Did you know that YouTube is the second-most visited website after Google?
Video search continues to change the way consumers discover, research, and share products. As such, YouTube has become an invaluable marketing channel.
But YouTube can be much more than a marketing platform.
Ever since YouTube launched its Partner Program, the streaming service has proven to be a profitable revenue channel for business owners, marketers, and content creators.
Keep reading to learn:
How to earn ad revenue on YouTube
Why you need to grow your subscriber count
How to get your first 1000 YouTube subscribers
Youtube’s Partner Program
YouTube released the YouTube Partner Program (YPP) along with the introduction of in-video ads back in 2007.
The program allows eligible content creators to earn revenue from the ads played in their videos. In addition to monetization features, YPP members also receive access to premium creator support from YouTube’s team.
However, not everyone can participate in the YouTube Partner Program.
Screenshot from YouTube
To be eligible for the YPP, your channel needs:
4000 public watch hours in the past 12 months
A linked Adsense account
When you meet the requirements, you can apply to the program and begin monetizing your YouTube channel once accepted.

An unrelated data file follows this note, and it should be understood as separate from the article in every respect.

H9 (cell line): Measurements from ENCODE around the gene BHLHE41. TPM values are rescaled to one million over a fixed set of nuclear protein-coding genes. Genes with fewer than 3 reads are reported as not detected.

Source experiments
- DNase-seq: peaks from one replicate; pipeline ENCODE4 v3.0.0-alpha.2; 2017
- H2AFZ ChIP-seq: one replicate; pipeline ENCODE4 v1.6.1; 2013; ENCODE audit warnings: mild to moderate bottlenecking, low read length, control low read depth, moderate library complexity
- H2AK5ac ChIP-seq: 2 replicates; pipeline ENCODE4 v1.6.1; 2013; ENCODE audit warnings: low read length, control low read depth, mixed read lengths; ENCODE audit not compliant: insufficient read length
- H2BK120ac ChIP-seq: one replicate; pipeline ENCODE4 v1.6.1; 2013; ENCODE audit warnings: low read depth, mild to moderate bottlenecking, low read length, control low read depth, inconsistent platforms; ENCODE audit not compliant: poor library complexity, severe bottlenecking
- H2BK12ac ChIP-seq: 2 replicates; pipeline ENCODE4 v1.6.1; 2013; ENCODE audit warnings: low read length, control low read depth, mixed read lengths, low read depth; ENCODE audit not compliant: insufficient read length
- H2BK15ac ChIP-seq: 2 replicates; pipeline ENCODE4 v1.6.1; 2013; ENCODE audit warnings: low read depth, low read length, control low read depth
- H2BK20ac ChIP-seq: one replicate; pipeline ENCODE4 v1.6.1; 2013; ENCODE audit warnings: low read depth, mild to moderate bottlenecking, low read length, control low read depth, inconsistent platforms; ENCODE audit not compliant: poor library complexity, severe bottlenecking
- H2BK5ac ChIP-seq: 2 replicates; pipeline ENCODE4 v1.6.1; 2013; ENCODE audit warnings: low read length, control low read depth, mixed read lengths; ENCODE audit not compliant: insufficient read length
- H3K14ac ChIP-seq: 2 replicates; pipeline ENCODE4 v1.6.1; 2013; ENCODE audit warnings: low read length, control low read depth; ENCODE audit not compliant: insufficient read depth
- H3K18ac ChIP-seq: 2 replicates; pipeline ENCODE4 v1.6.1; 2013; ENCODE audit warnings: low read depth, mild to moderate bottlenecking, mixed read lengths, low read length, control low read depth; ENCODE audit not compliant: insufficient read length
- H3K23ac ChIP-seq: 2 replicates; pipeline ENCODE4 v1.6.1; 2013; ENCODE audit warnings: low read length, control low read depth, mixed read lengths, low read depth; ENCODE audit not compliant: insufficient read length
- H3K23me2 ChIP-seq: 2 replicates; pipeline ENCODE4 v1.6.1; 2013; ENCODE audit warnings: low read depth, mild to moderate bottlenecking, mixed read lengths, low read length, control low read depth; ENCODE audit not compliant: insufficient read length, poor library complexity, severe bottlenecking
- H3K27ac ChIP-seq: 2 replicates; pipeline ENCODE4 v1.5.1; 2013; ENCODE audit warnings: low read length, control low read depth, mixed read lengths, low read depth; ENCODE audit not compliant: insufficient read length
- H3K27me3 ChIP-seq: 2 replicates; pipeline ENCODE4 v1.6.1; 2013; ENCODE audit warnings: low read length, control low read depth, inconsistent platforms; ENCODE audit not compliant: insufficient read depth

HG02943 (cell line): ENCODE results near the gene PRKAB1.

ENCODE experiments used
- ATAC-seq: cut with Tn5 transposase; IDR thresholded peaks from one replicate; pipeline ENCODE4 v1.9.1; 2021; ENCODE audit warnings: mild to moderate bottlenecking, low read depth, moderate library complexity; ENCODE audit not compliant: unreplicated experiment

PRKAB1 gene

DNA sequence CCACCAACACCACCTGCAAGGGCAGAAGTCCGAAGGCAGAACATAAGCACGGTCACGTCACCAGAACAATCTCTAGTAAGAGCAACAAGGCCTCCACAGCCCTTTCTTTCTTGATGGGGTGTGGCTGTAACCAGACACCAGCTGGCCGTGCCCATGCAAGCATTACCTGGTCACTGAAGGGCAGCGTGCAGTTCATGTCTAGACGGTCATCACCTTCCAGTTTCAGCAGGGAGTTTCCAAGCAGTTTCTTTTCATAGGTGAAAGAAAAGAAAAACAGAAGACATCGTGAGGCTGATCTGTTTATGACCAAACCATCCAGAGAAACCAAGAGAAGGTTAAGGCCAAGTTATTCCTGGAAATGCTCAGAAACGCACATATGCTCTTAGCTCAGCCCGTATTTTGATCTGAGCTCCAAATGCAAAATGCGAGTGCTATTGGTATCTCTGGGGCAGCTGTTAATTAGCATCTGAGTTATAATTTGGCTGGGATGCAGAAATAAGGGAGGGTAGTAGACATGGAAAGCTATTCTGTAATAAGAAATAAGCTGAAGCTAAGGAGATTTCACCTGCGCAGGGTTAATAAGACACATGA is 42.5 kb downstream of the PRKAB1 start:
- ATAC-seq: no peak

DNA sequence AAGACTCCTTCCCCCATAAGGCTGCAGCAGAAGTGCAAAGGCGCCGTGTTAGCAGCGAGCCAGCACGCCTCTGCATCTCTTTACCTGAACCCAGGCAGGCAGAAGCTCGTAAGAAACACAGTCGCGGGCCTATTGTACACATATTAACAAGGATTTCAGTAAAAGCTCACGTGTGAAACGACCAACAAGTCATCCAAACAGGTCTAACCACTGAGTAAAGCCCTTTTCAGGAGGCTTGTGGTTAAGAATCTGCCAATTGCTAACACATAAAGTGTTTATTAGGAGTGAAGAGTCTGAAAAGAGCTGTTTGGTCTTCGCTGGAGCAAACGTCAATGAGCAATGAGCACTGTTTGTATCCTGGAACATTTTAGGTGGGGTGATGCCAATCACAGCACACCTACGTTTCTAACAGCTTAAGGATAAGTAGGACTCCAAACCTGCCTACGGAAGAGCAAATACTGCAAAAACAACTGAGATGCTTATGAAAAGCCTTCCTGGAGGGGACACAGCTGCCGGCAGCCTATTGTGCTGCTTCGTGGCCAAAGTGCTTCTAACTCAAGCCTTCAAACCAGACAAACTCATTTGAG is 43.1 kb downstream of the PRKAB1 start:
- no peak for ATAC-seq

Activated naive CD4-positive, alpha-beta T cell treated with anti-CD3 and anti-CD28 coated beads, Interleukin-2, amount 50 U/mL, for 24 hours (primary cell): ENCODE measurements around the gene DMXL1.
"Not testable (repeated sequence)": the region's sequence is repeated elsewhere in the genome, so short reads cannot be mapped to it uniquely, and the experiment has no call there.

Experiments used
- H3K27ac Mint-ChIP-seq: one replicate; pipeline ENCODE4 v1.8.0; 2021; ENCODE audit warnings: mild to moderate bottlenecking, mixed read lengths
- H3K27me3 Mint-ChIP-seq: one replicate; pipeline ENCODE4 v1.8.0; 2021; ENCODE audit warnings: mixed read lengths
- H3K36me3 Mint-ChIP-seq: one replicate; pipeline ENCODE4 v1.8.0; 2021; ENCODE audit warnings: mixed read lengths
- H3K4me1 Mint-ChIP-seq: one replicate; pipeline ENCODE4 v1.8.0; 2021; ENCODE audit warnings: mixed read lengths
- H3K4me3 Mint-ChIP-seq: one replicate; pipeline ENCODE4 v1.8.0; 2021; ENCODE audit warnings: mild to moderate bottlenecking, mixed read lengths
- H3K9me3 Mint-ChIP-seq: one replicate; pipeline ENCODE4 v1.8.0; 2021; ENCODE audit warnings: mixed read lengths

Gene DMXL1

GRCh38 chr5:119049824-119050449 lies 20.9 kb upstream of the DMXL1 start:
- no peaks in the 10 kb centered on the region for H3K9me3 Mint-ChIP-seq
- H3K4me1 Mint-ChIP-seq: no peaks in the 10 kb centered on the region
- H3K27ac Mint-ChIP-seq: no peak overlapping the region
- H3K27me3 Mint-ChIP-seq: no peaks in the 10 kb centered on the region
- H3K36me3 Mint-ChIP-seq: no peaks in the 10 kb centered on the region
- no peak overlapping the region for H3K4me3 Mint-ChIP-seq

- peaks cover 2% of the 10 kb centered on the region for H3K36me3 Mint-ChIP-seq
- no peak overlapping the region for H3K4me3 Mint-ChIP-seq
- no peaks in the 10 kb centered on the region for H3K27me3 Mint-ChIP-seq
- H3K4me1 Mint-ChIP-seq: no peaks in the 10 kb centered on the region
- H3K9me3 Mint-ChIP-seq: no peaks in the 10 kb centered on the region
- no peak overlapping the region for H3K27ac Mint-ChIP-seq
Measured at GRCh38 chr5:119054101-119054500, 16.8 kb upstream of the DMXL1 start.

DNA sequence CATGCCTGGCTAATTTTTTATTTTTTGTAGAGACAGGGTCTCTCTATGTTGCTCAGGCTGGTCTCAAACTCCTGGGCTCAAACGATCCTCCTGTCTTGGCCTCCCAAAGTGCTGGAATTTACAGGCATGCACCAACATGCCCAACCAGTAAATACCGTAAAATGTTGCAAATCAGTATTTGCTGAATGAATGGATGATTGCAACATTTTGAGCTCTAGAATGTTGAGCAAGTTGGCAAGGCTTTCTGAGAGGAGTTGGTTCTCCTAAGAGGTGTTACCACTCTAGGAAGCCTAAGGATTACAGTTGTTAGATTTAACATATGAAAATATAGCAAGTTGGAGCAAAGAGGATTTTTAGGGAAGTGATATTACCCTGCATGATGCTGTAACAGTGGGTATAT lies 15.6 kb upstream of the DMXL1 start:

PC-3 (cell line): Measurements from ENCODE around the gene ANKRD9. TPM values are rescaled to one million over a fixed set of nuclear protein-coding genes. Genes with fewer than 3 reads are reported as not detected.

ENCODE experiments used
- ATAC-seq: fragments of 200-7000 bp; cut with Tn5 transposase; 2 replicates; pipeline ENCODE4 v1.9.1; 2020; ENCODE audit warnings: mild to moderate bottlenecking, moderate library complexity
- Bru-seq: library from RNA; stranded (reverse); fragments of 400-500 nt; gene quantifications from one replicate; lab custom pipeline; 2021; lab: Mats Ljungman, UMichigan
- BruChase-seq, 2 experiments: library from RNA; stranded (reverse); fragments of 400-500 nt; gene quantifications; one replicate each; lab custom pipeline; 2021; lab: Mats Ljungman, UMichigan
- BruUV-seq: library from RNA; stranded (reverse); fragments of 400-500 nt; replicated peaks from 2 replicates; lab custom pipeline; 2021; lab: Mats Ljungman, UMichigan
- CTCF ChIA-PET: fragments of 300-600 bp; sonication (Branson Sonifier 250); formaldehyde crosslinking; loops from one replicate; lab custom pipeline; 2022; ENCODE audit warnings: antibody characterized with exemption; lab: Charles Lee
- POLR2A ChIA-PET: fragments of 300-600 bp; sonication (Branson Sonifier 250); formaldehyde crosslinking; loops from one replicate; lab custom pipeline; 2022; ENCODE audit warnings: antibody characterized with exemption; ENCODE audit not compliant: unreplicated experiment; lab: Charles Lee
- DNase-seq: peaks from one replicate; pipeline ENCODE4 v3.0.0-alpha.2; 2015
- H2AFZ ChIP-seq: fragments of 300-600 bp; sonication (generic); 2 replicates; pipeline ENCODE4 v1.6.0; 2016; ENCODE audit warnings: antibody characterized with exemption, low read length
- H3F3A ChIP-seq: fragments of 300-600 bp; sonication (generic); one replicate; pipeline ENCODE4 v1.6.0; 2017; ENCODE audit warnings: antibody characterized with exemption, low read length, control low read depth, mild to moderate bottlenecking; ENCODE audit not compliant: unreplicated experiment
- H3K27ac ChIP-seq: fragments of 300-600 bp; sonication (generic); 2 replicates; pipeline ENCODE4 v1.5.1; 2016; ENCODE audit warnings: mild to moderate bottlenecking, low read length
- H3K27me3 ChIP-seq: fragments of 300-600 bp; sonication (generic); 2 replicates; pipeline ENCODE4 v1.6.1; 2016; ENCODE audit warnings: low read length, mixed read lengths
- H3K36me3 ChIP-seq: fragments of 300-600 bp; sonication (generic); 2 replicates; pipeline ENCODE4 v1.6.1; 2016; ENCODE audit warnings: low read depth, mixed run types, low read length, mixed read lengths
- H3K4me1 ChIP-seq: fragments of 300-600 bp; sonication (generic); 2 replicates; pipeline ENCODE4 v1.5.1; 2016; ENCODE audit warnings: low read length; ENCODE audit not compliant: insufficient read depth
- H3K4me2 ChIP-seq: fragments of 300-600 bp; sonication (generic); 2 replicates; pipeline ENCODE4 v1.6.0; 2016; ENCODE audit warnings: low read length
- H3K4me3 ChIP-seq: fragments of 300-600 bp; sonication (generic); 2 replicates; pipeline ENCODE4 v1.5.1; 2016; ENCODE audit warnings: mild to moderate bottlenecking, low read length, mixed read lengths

How To Get Your First 1000 Subscribers
Most YouTubers have their sights set on joining the Partner Program. The question is, “How do I meet the program requirements if I’m just starting out?”
This guide will focus on the steps you can take to reach your first 1000 subscribers.
1. Choose a Target Audience
More than one billion hours of video content is consumed on YouTube every day. That’s a lot of viewers watching plenty of videos.
The good news?
You only need to capture a small slice of YouTube’s audience. If you try to create content that pleases everyone, you won’t be able to grow quickly.
The key to gaining subscribers lies in creating content tailored to a target audience. The more specific your audience, the better you’ll know how to create value for them.